7 Mistakes You DON’T Want to Make with Patents

Innovation is so important in product development but never forget that the devil is in the details. Forgetting to protect intellectual property is one of those blunders that can make or break a business, but the patent application process itself is also riddled with opportunities for error. Get it right the first time and you can move forward confident that your ideas are protected. Get it wrong and you might find yourself on the wrong side of a patent infringement case.

 

There are plenty of potential pitfalls when it comes to patents but what follows are the seven mistakes that you absolutely don’t want to make.

 

1. Under-Developing an Otherwise Good Idea

Having an invention does not make you automatically eligible to receive a patent. The United States Patent and Trademark Office (USPTO) patents products that solve problems or serve a practical, demonstrable purpose. In other words if you haven’t yet considered the point of your invention, now is the time.

Answering this question will serve you well when you’re ready to file a patent application because you will need to provide a clear and exacting description of your invention that not only identifies its function, but also its benefits and what the patent protections should cover.




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2. Rushing Your Research

The US patent database is intimidating due to its sheer size and so you may be tempted to put off patent research until later in the product development process. But research always takes time and it makes sense to begin your patent search early so you don’t risk investing too much into a less than fresh idea.

The good news is that it’s easy to conduct a patent search in house because the USPTO has created a clear seven-step patent search process that makes it relatively painless to navigate through a database of patents that date back to the 1700s.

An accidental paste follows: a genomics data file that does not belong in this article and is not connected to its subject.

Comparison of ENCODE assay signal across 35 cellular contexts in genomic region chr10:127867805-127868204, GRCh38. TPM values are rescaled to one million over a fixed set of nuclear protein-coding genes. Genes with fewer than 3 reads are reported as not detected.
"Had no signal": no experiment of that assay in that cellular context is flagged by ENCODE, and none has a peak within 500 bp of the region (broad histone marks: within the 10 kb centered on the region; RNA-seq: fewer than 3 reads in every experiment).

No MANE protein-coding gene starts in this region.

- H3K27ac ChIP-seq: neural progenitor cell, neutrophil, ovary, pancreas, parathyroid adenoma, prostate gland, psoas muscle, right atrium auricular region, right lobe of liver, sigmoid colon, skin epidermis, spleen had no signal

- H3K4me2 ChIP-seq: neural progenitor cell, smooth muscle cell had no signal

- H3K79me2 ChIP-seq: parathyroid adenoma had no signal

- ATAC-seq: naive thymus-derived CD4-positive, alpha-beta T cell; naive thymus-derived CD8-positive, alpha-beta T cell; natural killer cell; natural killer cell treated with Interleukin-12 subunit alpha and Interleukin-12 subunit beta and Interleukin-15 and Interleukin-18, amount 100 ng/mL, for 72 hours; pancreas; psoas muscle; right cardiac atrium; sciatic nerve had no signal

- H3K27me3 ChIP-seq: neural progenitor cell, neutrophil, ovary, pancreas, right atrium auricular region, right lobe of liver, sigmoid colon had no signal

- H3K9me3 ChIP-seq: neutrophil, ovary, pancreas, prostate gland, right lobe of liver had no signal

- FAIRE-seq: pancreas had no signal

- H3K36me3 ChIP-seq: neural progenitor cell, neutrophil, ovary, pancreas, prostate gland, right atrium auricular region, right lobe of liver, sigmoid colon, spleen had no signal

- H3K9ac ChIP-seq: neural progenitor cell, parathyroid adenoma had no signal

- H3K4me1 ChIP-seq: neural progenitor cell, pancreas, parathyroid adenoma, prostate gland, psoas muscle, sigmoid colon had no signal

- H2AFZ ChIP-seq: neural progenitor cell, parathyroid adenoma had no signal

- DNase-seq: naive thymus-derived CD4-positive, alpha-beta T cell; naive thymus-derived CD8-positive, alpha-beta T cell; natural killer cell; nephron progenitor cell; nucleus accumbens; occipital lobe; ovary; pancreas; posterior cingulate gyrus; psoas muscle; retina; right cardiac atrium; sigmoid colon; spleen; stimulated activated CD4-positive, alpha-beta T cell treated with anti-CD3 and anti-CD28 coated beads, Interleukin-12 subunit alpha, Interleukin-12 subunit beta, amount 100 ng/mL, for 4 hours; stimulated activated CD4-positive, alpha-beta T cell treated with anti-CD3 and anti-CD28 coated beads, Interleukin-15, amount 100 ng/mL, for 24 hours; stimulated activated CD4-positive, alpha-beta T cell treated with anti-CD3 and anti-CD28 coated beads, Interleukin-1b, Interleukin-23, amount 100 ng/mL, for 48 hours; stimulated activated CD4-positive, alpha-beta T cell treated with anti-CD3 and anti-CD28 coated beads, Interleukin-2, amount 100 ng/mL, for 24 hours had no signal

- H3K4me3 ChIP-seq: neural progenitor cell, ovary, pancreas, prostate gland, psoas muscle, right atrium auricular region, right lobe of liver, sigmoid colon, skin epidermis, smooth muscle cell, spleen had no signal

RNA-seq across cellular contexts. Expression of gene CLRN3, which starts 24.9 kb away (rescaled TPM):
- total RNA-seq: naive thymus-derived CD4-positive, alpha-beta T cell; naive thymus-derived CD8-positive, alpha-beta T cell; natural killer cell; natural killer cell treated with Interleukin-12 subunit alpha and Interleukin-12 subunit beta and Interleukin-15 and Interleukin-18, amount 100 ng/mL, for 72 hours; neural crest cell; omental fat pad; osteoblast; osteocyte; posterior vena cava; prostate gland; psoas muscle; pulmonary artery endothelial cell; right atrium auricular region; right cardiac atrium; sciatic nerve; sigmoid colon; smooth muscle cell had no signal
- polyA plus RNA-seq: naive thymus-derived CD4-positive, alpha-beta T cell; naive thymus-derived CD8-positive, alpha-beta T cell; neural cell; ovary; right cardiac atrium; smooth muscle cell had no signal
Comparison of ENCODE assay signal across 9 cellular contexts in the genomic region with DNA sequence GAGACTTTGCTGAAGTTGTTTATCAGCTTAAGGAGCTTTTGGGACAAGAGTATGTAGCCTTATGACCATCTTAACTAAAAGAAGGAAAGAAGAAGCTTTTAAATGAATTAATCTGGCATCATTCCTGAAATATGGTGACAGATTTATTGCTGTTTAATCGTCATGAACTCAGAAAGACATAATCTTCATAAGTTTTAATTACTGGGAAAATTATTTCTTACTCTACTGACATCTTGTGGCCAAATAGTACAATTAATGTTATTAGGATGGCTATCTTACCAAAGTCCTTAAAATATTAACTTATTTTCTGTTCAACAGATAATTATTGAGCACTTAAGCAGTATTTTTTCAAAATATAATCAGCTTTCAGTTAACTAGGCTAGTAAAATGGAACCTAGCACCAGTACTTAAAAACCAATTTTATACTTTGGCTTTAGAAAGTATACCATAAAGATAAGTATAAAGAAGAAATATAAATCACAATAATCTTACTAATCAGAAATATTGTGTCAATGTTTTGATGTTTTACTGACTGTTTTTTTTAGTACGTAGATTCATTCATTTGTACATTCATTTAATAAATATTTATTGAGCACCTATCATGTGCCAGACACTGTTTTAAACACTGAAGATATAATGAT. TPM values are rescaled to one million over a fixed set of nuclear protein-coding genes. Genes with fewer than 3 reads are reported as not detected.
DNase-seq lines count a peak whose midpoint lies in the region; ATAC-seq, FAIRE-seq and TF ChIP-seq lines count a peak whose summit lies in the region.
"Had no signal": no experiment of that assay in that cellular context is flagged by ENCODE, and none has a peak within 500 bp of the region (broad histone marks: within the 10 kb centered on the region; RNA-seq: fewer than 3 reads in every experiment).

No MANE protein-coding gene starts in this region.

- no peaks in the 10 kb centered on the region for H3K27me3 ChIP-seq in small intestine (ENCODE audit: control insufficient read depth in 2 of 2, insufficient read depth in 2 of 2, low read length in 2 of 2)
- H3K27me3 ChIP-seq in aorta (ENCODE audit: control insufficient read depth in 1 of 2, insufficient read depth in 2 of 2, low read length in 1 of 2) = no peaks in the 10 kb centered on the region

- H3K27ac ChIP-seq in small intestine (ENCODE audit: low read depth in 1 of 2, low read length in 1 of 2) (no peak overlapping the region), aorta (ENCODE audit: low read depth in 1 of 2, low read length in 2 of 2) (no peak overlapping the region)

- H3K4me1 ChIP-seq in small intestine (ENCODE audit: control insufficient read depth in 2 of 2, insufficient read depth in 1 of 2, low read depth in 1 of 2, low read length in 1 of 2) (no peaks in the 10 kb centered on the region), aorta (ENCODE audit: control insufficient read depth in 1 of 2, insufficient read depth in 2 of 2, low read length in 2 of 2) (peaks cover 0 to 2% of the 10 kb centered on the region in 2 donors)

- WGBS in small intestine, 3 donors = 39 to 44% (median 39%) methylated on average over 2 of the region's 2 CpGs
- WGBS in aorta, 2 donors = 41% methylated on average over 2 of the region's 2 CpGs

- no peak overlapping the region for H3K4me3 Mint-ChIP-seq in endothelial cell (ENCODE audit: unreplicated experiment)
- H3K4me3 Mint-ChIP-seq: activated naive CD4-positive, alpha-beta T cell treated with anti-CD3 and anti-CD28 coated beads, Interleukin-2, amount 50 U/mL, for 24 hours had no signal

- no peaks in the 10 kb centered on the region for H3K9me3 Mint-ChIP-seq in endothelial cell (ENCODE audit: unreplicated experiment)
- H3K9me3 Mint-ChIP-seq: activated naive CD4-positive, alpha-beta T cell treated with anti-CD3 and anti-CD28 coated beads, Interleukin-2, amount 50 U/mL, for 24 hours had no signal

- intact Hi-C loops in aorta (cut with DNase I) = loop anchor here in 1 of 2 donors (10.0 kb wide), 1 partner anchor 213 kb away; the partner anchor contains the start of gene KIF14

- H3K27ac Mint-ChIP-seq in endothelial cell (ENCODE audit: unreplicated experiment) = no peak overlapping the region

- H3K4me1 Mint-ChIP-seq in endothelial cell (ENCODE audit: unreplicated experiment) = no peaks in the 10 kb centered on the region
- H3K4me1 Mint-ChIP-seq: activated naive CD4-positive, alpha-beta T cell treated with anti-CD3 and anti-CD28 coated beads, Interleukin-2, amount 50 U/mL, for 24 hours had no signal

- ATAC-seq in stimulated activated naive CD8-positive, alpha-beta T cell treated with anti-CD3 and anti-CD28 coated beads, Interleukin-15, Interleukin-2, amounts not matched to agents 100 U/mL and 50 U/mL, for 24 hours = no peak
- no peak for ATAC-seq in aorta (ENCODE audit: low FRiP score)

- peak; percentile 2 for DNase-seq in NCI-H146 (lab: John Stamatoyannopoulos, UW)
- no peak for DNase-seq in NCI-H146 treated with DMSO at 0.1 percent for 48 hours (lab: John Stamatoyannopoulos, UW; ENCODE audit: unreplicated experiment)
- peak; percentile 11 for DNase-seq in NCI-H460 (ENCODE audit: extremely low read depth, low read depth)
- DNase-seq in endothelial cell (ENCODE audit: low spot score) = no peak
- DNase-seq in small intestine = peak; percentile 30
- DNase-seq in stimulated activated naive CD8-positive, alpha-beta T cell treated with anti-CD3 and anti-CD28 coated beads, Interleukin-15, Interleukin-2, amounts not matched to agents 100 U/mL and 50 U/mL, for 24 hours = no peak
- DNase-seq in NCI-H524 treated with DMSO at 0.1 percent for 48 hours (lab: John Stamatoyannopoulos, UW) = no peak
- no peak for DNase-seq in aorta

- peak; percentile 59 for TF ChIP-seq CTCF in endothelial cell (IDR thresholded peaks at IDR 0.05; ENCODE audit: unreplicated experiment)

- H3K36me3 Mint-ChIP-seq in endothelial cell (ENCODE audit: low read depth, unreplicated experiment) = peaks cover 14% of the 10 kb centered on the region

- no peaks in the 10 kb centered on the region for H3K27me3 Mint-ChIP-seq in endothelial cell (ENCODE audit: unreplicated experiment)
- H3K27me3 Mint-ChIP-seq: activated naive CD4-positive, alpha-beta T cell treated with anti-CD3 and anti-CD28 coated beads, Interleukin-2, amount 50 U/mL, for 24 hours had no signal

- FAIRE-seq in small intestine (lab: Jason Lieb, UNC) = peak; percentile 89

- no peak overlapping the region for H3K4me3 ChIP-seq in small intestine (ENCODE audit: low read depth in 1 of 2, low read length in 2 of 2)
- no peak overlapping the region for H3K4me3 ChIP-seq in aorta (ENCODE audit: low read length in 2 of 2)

3. Dragging Your Feet

Many product developers are unaware that they can begin the process of protecting a new product without making a formal patent filing and so they miss out on the opportunity to file early – or to file at all! Waiting too long may result in your rights to your invention being automatically forfeited.

A provisional patent application must be filed within 12 months after a product is first sold or used publicly, and then an inventor has another year to convert the provisional application to a non-provisional application or to file a separate patent application.

 

4. Forgetting Form Because you’re Focused on Function

When you’re filing a patent application it’s easy to spend a great deal of time talking about what your product does, but focusing too much on function can lead to a patent application that’s incomplete or unclear. Don’t assume that a functional description can take the place of structural descriptions.

The strongest patent applications present an unambiguous description of an invention – from the components that make up the product to their configuration as well as how it operates and why it is necessary.

 

5. Failing to Think Outside of the Box

Just because you developed your product with a specific function in mind doesn’t mean that it can’t be used in other ways. Filing a patent application without considering the many ways your product can be monetized makes you vulnerable to others who might file for uses you never imagined.

Think broadly when you’re considering what problems your product solves or what its practical applications are. You may discover additional utilities or a way your invention might be useful in another field, and these can be added to your patent application.

 

6. Missing Out on Opportunities

Did you know that a product doesn’t have to be 100% unique to be patentable? Products that improve upon current patented technology or combine existing technologies to make something new can also be patented.

Combination patents tend to be more difficult to obtain but it’s not impossible, especially when your idea is novel. Working with a patent attorney is helpful in instances when you’re not entirely sure that your product will be eligible for a patent.

 

7. Forgetting Non-Disclosure and Non-Compete Agreements

Patent applications take a long time to go through and in the meantime you’re vulnerable to third parties who want to monetize a similar product or create a competing business with your invention.

 

Non-disclosure and non-compete agreements are the easiest ways to protect your idea as you seek outside investments or add people to your team. Use an NDA any time you share sensitive information about your product in the period before your receive patent approval.

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Jarrod Barker
About the Author
Jarrod Barker
Jarrod has a keen interest in technology development and operations. He has an honours degree in Mechanical Engineering and his industry experience spans product design, sports technology, medical device engineering and power generation. He has worked for a leading design consultancy in Cambridge, UK and now runs the Outerspace branch in San Diego USA.

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